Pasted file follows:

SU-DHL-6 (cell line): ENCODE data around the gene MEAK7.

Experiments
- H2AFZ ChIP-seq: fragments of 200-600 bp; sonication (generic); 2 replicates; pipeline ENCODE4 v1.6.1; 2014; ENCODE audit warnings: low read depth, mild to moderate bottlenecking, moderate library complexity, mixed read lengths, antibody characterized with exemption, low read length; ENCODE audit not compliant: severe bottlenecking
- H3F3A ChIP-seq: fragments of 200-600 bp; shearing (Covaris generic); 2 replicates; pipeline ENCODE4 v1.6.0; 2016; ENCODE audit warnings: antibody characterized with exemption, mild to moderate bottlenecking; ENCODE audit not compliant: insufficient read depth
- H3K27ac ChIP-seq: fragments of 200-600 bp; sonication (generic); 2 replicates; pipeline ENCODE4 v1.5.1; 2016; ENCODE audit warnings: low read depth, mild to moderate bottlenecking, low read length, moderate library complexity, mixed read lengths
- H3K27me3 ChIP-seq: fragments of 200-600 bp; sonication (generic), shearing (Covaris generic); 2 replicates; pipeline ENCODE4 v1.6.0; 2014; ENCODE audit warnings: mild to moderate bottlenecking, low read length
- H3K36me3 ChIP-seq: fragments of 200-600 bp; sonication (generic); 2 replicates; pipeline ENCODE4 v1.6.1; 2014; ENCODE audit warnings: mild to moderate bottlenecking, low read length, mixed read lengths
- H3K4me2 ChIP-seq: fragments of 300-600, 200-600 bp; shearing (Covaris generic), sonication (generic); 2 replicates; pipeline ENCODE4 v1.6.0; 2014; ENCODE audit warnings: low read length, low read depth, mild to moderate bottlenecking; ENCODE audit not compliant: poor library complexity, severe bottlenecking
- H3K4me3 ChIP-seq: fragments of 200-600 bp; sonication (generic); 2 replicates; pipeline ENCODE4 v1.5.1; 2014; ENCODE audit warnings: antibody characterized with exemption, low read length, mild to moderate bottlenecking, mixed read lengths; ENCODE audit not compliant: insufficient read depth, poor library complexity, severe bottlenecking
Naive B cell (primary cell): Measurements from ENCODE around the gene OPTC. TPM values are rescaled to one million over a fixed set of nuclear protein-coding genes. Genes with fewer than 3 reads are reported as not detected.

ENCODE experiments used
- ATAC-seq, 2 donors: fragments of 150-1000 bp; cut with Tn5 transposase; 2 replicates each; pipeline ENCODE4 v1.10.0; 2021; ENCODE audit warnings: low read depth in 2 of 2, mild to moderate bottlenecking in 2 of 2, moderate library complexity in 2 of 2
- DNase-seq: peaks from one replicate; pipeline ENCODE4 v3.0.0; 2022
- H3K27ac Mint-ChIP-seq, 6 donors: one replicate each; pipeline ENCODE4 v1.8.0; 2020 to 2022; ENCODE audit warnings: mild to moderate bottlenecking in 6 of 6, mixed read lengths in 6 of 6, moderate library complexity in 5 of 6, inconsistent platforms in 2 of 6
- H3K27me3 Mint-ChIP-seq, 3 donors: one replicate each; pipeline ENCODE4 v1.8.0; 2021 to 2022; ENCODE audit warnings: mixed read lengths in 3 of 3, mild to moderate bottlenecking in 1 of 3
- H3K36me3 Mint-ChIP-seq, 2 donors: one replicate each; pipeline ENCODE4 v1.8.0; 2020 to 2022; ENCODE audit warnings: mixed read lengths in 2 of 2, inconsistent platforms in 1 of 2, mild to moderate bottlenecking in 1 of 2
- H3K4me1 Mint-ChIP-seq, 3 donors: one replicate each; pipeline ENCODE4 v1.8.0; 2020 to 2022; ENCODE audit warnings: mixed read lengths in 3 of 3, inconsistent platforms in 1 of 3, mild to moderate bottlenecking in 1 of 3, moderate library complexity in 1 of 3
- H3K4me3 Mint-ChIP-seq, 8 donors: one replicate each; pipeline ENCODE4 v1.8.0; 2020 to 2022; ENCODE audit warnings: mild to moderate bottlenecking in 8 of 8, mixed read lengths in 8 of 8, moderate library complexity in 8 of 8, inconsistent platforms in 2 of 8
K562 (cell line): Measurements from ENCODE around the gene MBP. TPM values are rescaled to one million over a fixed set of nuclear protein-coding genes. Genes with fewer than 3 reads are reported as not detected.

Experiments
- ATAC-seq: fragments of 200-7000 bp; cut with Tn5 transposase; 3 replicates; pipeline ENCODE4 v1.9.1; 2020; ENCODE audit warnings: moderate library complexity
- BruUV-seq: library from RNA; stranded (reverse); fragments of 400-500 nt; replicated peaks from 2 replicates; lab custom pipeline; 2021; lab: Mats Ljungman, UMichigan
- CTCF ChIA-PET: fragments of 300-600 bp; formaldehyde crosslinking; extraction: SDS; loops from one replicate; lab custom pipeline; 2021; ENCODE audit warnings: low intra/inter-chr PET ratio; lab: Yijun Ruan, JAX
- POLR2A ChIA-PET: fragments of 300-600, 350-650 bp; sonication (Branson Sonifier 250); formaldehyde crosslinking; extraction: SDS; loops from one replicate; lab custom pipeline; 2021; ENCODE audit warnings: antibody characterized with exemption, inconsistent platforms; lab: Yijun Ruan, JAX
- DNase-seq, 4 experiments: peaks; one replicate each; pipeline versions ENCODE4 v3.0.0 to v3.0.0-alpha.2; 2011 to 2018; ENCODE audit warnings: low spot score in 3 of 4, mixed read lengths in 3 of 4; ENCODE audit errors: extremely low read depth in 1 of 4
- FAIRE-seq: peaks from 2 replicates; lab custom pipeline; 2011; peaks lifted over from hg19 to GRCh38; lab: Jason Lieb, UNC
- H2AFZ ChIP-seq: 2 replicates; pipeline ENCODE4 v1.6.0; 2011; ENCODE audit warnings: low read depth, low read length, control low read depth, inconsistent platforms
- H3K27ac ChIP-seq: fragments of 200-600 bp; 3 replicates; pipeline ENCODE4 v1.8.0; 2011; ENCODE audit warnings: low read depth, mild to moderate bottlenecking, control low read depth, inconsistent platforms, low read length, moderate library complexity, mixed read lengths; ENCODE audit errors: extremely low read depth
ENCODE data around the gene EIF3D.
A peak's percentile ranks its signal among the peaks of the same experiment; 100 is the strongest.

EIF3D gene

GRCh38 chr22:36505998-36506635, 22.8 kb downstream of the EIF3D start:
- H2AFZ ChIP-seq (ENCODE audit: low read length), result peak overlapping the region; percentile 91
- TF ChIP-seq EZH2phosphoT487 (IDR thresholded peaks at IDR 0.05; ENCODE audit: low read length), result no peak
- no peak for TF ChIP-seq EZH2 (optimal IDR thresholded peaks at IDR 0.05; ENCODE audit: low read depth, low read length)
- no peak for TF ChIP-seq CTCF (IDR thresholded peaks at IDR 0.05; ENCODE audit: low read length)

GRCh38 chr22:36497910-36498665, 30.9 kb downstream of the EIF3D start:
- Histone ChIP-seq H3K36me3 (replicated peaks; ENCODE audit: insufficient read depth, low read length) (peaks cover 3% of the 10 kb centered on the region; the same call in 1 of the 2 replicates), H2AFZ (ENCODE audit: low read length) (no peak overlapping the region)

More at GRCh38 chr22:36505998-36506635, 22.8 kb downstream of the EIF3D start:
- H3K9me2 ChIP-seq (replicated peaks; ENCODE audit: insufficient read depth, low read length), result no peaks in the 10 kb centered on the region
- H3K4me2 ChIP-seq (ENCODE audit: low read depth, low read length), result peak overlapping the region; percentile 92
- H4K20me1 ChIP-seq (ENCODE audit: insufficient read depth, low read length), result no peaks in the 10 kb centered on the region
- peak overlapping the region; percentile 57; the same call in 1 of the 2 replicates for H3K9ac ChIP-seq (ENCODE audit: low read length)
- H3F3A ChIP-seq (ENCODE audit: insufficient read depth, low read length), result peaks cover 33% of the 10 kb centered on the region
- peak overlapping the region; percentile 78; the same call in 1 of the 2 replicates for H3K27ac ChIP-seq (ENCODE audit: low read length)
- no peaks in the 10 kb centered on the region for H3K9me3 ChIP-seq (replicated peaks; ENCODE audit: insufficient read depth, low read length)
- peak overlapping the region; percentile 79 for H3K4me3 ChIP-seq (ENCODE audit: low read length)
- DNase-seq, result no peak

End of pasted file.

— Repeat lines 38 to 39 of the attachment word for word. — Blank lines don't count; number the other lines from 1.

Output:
- Histone ChIP-seq H3K36me3 (replicated peaks; ENCODE audit: insufficient read depth, low read length) (peaks cover 3% of the 10 kb centered on the region; the same call in 1 of the 2 replicates), H2AFZ (ENCODE audit: low read length) (no peak overlapping the region)

More at GRCh38 chr22:36505998-36506635, 22.8 kb downstream of the EIF3D start: